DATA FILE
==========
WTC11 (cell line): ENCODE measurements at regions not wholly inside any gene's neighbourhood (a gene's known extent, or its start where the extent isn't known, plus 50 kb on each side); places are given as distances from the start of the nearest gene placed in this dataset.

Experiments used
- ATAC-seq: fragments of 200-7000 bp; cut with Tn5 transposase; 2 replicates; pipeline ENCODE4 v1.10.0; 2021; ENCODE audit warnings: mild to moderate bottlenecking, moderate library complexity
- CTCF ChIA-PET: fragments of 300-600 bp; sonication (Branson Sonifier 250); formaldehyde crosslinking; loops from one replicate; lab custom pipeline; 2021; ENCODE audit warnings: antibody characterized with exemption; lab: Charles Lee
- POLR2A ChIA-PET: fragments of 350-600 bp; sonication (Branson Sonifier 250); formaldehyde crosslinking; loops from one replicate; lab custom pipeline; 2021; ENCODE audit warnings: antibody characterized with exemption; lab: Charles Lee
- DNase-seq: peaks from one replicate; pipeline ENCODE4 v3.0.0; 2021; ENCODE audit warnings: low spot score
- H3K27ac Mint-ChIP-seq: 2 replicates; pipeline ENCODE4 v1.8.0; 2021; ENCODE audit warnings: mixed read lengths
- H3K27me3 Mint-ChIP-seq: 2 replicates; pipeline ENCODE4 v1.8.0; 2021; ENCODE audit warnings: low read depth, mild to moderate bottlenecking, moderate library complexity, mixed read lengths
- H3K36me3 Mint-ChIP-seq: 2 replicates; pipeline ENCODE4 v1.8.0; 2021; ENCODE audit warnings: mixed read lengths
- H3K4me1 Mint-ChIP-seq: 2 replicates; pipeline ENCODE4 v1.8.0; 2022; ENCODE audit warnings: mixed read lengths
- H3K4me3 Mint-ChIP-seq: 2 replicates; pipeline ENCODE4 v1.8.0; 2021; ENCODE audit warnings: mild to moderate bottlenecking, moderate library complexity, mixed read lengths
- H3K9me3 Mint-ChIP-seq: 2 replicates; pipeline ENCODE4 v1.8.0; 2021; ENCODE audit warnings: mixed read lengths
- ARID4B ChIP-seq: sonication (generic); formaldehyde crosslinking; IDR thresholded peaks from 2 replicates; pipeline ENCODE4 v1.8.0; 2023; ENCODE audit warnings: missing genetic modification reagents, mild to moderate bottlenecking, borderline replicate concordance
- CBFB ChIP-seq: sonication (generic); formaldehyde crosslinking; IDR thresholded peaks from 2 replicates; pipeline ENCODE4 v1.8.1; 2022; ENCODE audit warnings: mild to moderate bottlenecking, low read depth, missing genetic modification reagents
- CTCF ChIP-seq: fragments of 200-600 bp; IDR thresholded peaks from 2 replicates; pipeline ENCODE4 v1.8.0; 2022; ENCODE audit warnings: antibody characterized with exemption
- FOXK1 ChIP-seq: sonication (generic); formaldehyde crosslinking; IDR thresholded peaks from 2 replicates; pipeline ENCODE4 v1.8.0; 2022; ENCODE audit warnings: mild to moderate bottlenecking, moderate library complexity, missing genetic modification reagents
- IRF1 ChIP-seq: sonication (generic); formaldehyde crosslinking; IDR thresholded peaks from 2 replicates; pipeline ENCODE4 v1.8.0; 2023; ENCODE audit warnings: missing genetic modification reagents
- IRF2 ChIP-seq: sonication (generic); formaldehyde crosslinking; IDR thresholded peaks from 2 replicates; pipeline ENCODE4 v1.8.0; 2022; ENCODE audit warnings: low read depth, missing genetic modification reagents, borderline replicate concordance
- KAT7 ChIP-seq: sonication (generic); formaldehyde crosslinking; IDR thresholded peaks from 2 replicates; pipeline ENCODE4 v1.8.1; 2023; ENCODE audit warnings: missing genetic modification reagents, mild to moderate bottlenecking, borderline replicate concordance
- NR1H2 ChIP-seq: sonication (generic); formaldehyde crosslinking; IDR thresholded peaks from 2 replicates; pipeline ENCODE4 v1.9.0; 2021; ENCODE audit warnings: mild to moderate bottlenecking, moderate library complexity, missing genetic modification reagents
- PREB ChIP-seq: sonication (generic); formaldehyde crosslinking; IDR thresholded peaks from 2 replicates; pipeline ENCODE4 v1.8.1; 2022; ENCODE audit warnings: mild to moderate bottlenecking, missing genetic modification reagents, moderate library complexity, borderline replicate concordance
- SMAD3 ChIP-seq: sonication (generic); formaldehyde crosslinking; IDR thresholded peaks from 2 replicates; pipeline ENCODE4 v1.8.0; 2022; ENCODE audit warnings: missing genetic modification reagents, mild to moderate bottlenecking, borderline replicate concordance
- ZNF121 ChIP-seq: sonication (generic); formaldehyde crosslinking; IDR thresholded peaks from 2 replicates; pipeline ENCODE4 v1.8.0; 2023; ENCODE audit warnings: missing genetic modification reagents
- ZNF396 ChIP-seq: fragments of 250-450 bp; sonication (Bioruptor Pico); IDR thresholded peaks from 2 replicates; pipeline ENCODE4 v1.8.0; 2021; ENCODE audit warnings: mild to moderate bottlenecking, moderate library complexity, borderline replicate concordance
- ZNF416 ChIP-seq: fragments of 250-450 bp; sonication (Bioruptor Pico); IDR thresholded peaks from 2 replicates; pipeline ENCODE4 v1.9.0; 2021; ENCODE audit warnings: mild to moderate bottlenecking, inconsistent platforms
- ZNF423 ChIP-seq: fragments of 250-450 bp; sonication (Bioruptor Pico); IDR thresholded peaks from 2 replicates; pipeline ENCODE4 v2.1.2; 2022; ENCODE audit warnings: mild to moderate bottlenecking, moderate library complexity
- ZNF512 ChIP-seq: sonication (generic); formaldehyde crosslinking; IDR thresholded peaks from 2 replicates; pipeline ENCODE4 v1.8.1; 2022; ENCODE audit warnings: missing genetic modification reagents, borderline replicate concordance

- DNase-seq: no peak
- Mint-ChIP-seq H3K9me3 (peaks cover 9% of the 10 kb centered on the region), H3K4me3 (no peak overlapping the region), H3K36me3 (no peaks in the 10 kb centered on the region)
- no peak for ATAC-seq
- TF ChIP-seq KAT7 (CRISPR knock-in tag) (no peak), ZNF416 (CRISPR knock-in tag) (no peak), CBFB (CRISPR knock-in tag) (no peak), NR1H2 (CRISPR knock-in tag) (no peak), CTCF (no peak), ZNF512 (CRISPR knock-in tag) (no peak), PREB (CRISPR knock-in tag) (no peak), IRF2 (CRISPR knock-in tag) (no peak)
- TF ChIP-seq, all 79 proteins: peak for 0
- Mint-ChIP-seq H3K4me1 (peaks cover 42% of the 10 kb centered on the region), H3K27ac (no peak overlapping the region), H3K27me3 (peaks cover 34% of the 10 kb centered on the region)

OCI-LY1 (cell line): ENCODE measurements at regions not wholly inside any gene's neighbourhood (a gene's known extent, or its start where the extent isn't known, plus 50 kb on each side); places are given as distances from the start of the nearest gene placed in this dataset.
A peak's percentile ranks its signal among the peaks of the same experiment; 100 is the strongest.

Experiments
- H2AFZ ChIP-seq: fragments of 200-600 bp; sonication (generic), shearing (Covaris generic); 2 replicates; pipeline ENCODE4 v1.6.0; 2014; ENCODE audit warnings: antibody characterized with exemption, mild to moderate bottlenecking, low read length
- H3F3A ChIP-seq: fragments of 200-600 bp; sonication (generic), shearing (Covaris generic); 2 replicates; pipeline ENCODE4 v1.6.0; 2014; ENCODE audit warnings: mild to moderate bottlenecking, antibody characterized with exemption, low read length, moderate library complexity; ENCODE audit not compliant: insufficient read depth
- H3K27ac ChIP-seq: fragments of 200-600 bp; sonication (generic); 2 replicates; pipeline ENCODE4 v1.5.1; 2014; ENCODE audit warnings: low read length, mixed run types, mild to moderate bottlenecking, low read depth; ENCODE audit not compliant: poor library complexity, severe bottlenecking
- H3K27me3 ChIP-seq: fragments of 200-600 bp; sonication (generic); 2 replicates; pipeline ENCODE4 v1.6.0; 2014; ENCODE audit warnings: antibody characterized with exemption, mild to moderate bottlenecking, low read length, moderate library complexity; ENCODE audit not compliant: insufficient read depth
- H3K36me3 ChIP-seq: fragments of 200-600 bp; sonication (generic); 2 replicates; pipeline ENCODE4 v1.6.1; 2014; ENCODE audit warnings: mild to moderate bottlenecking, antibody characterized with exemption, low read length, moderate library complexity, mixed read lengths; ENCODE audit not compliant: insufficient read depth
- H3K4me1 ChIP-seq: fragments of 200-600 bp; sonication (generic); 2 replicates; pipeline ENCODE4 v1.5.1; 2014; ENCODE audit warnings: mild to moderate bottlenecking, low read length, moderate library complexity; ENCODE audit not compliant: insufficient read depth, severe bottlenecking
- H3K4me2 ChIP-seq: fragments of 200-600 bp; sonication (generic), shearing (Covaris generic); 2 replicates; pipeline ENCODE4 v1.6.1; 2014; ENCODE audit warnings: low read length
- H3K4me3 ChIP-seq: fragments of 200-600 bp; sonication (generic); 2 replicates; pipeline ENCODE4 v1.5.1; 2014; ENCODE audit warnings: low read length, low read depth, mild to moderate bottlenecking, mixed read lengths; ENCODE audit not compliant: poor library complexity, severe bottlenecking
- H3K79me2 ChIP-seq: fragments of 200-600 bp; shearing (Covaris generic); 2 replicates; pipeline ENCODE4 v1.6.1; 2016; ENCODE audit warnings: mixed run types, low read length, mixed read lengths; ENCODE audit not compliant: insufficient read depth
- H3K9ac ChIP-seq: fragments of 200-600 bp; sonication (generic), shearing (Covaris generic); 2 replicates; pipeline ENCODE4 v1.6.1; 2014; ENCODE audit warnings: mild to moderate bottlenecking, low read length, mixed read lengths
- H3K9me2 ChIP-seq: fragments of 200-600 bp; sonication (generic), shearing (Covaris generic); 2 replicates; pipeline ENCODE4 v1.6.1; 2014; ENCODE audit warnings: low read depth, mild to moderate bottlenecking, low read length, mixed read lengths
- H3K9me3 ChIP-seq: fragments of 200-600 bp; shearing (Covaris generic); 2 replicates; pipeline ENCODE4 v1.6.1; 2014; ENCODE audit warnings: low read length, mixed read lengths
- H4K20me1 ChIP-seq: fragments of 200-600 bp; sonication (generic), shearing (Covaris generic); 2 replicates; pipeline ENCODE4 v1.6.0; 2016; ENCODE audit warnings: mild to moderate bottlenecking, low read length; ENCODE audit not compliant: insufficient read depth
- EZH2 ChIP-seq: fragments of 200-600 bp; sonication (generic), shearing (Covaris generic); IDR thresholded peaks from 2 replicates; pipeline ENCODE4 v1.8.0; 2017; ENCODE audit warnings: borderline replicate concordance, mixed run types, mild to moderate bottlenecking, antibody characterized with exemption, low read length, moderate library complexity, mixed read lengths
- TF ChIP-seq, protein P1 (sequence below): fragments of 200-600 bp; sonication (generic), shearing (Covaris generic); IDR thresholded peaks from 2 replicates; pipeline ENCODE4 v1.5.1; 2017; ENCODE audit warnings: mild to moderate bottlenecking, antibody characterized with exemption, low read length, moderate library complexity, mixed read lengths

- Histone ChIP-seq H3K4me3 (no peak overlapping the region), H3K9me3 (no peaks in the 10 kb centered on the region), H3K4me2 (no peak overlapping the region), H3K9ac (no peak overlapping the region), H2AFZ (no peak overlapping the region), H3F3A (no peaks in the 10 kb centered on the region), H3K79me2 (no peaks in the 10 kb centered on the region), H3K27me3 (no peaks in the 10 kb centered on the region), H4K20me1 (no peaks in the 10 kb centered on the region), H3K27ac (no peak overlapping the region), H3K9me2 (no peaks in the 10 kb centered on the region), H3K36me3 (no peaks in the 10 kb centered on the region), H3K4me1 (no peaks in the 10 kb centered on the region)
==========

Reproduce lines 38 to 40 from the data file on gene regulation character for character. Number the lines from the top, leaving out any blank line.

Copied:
- H3F3A ChIP-seq: fragments of 200-600 bp; sonication (generic), shearing (Covaris generic); 2 replicates; pipeline ENCODE4 v1.6.0; 2014; ENCODE audit warnings: mild to moderate bottlenecking, antibody characterized with exemption, low read length, moderate library complexity; ENCODE audit not compliant: insufficient read depth
- H3K27ac ChIP-seq: fragments of 200-600 bp; sonication (generic); 2 replicates; pipeline ENCODE4 v1.5.1; 2014; ENCODE audit warnings: low read length, mixed run types, mild to moderate bottlenecking, low read depth; ENCODE audit not compliant: poor library complexity, severe bottlenecking
- H3K27me3 ChIP-seq: fragments of 200-600 bp; sonication (generic); 2 replicates; pipeline ENCODE4 v1.6.0; 2014; ENCODE audit warnings: antibody characterized with exemption, mild to moderate bottlenecking, low read length, moderate library complexity; ENCODE audit not compliant: insufficient read depth